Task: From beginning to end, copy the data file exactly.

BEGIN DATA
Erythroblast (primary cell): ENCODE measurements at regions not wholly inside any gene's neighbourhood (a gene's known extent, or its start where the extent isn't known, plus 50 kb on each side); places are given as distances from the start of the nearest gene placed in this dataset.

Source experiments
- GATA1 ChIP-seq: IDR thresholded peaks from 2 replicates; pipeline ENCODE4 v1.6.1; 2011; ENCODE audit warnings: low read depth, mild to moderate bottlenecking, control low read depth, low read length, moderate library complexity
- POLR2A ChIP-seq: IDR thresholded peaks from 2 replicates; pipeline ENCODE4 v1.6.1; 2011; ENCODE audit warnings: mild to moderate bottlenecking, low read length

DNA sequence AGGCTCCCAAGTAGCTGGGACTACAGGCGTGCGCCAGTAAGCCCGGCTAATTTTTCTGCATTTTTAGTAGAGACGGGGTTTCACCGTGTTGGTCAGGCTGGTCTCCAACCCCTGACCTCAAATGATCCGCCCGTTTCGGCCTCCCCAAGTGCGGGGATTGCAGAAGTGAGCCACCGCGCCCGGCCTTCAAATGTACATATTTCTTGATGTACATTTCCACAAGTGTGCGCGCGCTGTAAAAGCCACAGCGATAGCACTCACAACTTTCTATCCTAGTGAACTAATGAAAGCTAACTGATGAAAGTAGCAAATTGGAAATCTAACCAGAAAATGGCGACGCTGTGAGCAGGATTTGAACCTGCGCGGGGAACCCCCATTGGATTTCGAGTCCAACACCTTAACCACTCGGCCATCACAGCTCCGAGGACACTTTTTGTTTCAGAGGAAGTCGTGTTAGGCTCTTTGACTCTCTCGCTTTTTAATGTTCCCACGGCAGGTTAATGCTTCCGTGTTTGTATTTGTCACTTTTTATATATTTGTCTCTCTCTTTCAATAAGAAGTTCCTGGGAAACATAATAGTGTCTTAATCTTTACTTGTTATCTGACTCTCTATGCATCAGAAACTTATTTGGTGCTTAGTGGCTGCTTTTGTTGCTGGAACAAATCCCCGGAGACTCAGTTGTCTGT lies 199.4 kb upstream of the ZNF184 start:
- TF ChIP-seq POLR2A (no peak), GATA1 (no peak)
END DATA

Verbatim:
Erythroblast (primary cell): ENCODE measurements at regions not wholly inside any gene's neighbourhood (a gene's known extent, or its start where the extent isn't known, plus 50 kb on each side); places are given as distances from the start of the nearest gene placed in this dataset.

Source experiments
- GATA1 ChIP-seq: IDR thresholded peaks from 2 replicates; pipeline ENCODE4 v1.6.1; 2011; ENCODE audit warnings: low read depth, mild to moderate bottlenecking, control low read depth, low read length, moderate library complexity
- POLR2A ChIP-seq: IDR thresholded peaks from 2 replicates; pipeline ENCODE4 v1.6.1; 2011; ENCODE audit warnings: mild to moderate bottlenecking, low read length

DNA sequence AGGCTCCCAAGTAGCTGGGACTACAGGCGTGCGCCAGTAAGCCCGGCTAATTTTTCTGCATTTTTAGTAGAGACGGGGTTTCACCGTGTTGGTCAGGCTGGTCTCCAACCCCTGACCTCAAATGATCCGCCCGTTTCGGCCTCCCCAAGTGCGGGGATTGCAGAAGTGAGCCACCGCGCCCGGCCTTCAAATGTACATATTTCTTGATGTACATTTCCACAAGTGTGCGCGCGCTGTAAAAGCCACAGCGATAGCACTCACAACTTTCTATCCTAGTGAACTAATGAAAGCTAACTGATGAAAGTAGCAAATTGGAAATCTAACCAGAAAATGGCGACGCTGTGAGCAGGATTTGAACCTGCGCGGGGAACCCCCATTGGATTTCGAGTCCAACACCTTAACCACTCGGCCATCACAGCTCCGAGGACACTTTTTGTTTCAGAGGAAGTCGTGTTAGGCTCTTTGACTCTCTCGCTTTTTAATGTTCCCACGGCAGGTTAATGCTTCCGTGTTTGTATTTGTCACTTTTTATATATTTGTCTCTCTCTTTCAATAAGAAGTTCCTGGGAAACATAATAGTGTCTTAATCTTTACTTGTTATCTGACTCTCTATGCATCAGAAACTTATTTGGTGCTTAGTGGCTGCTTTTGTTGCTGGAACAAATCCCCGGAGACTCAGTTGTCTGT lies 199.4 kb upstream of the ZNF184 start:
- TF ChIP-seq POLR2A (no peak), GATA1 (no peak)